The practice squad is a funny thing in the NFL. It is comprised of players that a team has interest in developing, but not necessarily enough to give them a spot on the 53-man roster. They are 10 guys who don’t have a defined role and, when another team has a need, they are available to be plucked at any time if they choose to leave.
When Jake Long tore his Achilles in Sunday’s game at Washington, the Minnesota Vikings saw an opportunity for a player they determined could help them fill the void, signing Rashod Hill away from the Jacksonville Jaguars.
As with many practice squad players, teams feel like they have an investment in them, but when an opportunity comes along to get the chance on an active roster – and the pay bump associated with that – few decline the offer because they will start with a foot in the door with their new team.
To land Hill wasn’t going to be easy. A native of Jacksonville who played his college ball at Southern Mississippi, Hill went unselected in this spring’s draft and was signed by the Jaguars as a rookie free agent, eventually being cut and placed on the practice squad.
When the Vikings came calling, Hill and his agent had a long conversation about the merits of coming to Minnesota and the professional opportunity it would provide. With Minnesota expressing an interest in him, suddenly Jacksonville stepped up with an offer to move Hill up to the 53-man roster.
But, given that the Jags had sustained injuries of their own during the season and didn’t promote Hill at that time, the sudden change of heart seemed to be a case of too little, too late.
“Yesterday, they talked about bringing me up (to the 53-man roster),” Hill said on Wednesday. “I talked to the G.M., the O-line coach and the head coach. They wanted to keep me there and didn’t want me to go nowhere. But they handled it with class. I have a good relationship down there. They’re always going to be good friends of mine.”
The call from the Vikings came as a surprise to Hill and the Jaguars. His agent had heard scuttlebutt of interest from the Jets and Texans of potentially making a move on him, but he had almost no previous contact with the Vikings, so the most recent news came out of the blue.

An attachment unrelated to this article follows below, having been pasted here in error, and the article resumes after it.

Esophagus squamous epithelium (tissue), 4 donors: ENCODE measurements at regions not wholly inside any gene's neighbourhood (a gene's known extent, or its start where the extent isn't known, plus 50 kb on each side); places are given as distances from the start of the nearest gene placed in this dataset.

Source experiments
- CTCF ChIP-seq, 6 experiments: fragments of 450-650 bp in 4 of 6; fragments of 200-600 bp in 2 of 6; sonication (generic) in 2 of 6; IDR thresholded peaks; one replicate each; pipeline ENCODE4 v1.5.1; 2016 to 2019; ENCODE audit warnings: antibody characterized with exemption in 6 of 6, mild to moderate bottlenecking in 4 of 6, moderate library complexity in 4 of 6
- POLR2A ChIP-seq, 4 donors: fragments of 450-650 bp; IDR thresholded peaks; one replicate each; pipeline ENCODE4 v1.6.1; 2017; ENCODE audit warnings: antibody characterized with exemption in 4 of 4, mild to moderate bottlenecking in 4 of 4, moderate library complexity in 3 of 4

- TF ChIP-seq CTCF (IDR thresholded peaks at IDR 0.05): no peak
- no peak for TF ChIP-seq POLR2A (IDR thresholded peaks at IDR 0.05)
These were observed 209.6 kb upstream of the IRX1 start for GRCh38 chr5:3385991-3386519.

It also got the Jaguars into scramble mode. They not only promised him a spot on the active roster, but tried to dissuade Hill by bringing up the weather – which can work with kids born and raised in the south – comparing a move to Minnesota like signing up to play football in Siberia.
“I know it’s a business,” Hill said. “At the time Minnesota called, the G.M. called me right then and said we don’t want you to go. We’re going to put you on active. We want you to stay here. You don’t have to go nowhere. It’s cold up there.”
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Another factor that may have weighed into Hill’s decision was that NFL opportunities are fleeting. He had seen that the Jaguars had the chance to elevate him to the active roster – they did for the Baltimore game, only to release him and re-sign him to the practice squad when another player was put in his place.
In Minnesota, he sees a legitimate chance to make the roster moving forward and, with two small daughters, he saw the opportunity to make more money to support his family.
His life has been a whirlwind since the Vikings contacted him Monday afternoon and his kids were front and center the whole time – even at the point when the call from his agent came.
“I was lifting weights (Monday) and holding my little girls,” Hill said. “Monday night I got the call – I got home about 5 and my agent called me. All this stuff had been happening from 5 p.m. Monday to now.”
The last 48 hours have arguably been the most life-changing two days he has had as a football player. He had to instantly make the decision whether to accept the Vikings’ offer to the 53-man roster or play it safe and stay in his hometown with no guarantees of anything moving forward.
It was difficult to leave his wife and kids behind at the airport, but, in the end, he got on the plane to Minnesota because of them and the potential to give them the life that playing in the NFL can afford to young families.
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“I didn’t want to leave my little girls,” Hill said. “I have two little girls. One is in school and the other is a baby – she’s 16 months. My mother is going to watch the kids. My wife is coming Friday. I love my family. I was raised on family first.”
Hill arrived last night and began the crash course in learning the responsibilities that will be expected of him. He was told to be prepared to practice on both the right and left side. He only played left tackle at Southern Miss, but took more reps on the right side with Jacksonville.
Although native Minnesotans and Vikings players who have been around the state for more than a year or two are celebrating green grass on the ground in mid-November, it still has something of an Arctic feel to native Floridian. But, Hill sees this as a professional opportunity he couldn’t pass up.
His crash course in the Vikings offense likely won’t see him on the field immediately, but he is soaking up all he needs to learn and his initial reaction to his coaches is extremely positive as he looks to take the next step in his professional football career.
“The coaches are coming along to help me with whatever I need to do,” Hill said. “Yesterday I had a couple of meetings with the coaches. I’m just trying to contribute to the team and trying to get better.”